Playing out this month in Queens is a debate about how best to protect two artifacts from a more pastoral past. For several decades, a pair of centuries-old millstones, once used to grind wheat to fine consistency, have been embedded in a traffic triangle in Queens Plaza, the nexus of two major elevated lines as well as the junction where Northern and Queens Boulevards meet.
In 1650, Dutchman Burger Jorissen constructed a grist mill that today would be on Northern Boulevard between 40th Road and 41st Avenue. The mill existed on the site for about 111 years, until 1861 when it was razed by the Long Island Rail Road. The Payntar family by that time owned the mill property (40th Avenue was called Payntar Avenue until the 1920s) and had placed millstones that had been shipped in by Jorissen around 1657 in front of their house. The Payntar house was razed in the early 1900s. When Sunnyside Yards, Queens Plaza and the Bank of Manhattan and the elevated were constructed, the millstones were fortunately preserved and embedded in the traffic plaza.
One of the Jorissen millstones. Over the decades wear and tear has cracked and damaged it.
The traffic island where the millstones are embedded has been converted into a staging area for heavy construction equipment. Historians fear for the condition of the millstones, already compromised by years of wear and tear. One of the stones has been removed from the plaza and crated, while the other remains in place. A representative from the city Economic Development Corp, which is reconstructing the plaza, maintains that the stones will eventually be displayed in a 1.5 acre green space at the northeast end of Queens Plaza. But can they survive the manhandling they are receiving now?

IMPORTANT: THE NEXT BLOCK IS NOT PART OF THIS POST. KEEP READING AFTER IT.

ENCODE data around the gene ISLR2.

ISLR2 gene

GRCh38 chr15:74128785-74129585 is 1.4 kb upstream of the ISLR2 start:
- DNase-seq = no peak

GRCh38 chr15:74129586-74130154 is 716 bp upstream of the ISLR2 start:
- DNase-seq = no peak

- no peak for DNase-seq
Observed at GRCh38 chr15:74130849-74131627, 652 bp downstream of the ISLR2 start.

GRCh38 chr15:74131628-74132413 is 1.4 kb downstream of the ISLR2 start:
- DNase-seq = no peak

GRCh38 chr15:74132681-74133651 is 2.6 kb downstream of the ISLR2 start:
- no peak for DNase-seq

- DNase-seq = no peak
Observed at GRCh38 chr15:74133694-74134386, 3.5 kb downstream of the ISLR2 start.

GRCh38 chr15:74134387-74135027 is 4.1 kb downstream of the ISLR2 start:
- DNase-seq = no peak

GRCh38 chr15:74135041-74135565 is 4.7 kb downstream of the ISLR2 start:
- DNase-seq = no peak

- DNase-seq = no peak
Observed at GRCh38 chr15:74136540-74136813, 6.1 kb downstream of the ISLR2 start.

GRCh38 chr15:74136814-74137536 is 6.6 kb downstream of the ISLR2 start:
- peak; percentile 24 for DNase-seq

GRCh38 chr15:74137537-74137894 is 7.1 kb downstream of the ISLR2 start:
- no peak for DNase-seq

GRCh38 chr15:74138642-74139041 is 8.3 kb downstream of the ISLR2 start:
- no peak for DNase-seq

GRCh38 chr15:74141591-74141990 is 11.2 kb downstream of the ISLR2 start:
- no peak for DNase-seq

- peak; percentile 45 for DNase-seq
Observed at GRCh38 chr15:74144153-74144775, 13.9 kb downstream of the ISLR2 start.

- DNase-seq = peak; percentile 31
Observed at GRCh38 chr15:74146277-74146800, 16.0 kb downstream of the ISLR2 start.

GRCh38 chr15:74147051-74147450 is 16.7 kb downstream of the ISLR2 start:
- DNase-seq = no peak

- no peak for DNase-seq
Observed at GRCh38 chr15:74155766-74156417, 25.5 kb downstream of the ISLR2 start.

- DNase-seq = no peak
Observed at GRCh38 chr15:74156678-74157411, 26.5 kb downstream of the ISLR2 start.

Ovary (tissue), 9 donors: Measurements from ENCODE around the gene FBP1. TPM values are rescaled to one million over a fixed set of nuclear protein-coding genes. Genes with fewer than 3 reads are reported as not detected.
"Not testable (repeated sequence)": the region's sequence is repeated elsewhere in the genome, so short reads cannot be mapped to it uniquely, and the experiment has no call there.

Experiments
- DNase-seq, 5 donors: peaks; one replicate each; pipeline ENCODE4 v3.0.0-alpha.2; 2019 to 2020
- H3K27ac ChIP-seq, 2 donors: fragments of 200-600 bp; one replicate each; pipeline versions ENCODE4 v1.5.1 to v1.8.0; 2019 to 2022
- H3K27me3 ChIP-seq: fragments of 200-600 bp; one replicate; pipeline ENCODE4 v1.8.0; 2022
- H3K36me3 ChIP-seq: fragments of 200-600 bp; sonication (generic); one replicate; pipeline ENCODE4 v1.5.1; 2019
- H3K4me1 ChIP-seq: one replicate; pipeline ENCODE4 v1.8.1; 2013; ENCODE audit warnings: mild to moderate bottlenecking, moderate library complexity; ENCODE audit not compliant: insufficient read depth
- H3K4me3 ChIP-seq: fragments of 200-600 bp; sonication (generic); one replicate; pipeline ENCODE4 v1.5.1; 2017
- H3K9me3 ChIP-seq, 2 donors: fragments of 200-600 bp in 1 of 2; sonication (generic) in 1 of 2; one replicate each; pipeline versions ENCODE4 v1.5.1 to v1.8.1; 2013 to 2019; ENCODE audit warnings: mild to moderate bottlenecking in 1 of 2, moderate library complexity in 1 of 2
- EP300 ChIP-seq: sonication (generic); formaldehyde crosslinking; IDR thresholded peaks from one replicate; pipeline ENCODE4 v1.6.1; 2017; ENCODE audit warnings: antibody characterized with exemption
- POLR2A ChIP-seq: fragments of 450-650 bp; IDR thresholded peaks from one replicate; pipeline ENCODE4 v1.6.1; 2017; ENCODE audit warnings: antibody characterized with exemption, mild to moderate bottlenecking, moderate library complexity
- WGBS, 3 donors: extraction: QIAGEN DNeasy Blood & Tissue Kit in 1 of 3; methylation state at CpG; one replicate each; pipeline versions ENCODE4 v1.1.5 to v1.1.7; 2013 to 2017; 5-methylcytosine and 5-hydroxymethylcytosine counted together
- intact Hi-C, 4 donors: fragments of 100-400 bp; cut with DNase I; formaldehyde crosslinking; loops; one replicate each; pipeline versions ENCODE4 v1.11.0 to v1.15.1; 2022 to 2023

Two Queens civic and historical organizations are debating what best to do with the millstones. The EDC holds that the stones are doing all right where they are now, and should not be moved at all until the reconstruction of Queens Plaza is completed, and the Dutch Kills Civic Association supports that view.
Meanwhile, the Greater Astoria Historical Society and Newtown Historical Society prefer that the two millstones be removed from the traffic plaza to a temporary space at the GAHS headquarters at 35-20 Broadway in Long Island City or a similar space elsewhere, where they can be inspected by the public and available for historical research, and then reinstalled at a permanent site with adequate protections from traffic, vandals and weathering, with informative signage.
The city's track record in preserving historic structures has been spotty at best. Philip Johnson's Tent of Tomorrow, the NY State Pavilion in Flushing Meadows-Corona Park, is a rusted ruin. On the Manhattan side of the Queensboro Bridge, trolley shelters and lampposts going back to the bridge's earliest days mysteriously disappeared decades ago, never to reappear. The very first building constructed with cast-iron facing (on Washington and Murray Streets) built by the inventor of the genre, James Bogardus, was carefully dismantled, crated and boxed, but not sufficiently secured; the pieces were stolen soon after the building was taken down.
The Queens Plaza millstones deserve more respect as centuries-old artifacts than the city has so far been disposed to give them, and the GAHS and Newtown Historical plan to preserve them should definitely be given the greatest consideration.